The Cubs season isn’t going well. At all. When the only team trailing you in the division is the Houston Astros your outlook is bleak. When that same team comes into your city and sweeps you, bleak becomes BLEAK. The only real glimmer of hope in a season marred by poor play and injury is a young shortstop with defensive range, a strong arm, speed and an above average bat. Starlin Castro is the light at the end of a seemingly never-ending tunnel that is the 2011 Cubs season.
Starlin Castro is no longer a well-kept Chicago secret. His May 2011 Sports Illustrated cover solidifies that. Since 2000 the only other Cub players to be featured on an S.I. cover are Aramis Ramirez, Kosuke Fukudome, Alfonso Soriano, Kerry Wood, Sammy Sosa and Mark Prior. Each of those players were either established superstars, major free agent signings or blossoming youngsters. Castro falls into the latter group and he now bears the pressure of accomplishing what the failed prospects who came before him could not. Mark Prior established himself as a rising star for one short year before his upper body succumbed to injuries. Prospects like Corey Patterson, Felix Pie, Hee-Seop Choi and Jeff Samardzija were well-hyped but couldn’t produce even that much consistency. At 21 years of age, Starlin Castro is the youngest active major league player this season. He had a good 2010 season after being called up from the minors (.300 average, 41 RBI) and his early success this year could lead to an All Star appearance later this summer.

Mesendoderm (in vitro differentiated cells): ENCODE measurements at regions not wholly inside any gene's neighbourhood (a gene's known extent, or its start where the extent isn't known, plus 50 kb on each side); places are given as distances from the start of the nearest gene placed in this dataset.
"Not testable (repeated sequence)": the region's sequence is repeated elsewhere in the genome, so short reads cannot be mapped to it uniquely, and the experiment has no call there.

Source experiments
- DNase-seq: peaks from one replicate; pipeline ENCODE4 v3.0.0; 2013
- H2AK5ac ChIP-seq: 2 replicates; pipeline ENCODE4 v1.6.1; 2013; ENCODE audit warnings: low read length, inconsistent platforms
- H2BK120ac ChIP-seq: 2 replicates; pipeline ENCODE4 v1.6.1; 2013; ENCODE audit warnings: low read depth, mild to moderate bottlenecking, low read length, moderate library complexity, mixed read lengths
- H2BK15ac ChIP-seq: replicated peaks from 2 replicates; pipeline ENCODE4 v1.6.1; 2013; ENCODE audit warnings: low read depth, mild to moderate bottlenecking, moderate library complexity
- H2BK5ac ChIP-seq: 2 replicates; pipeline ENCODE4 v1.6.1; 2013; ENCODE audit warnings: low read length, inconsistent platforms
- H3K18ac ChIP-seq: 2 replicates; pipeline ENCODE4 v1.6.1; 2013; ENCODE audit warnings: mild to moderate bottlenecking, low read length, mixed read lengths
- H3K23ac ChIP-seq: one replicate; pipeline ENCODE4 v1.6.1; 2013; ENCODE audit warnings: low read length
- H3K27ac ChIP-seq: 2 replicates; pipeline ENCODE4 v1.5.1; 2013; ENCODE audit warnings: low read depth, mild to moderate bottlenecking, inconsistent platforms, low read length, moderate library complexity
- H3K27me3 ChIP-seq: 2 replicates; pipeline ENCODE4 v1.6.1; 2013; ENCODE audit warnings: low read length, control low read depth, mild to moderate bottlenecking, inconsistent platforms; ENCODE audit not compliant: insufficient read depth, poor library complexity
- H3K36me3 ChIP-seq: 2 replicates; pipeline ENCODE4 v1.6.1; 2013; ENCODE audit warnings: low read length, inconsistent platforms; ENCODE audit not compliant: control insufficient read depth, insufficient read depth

Manager Mike Quade hasn’t eased Starlin into the spotlight this season. Quade has plugged him into the lead off spot, batted him second and placed him in the middle of the order. Castro responded by leading the team in Games Played, At Bats, Runs Scored, Hits, Triples and Stolen Bases (tied). With his range and powerful arm, his defensive potential is off-the-charts. But his error total is amongst the highest of all shortstops (3 of his 10 came in one inning). His decision-making and concentration in the field must improve for him to be considered an elite shortstop. Expect his home run power to increase in the coming years too. Starlin will surely grow into his 6 foot frame and he has already shown the ability to drive the ball ranking 1st in triples and 2nd in doubles on the team. His stolen base totals should also improve as he learns to harness his speed on the base paths. There is little doubt that Castro has the athletic ability and baseball toolkit to become a star. Watching Starlin with the Cubs this year will be like watching Derrick Rose’s first 2 years with the Bulls. A flourishing young player surrounded by a mediocre team. Try to enjoy Starlin’s individual performances even though the overall product on the field will remain sub par for the near future.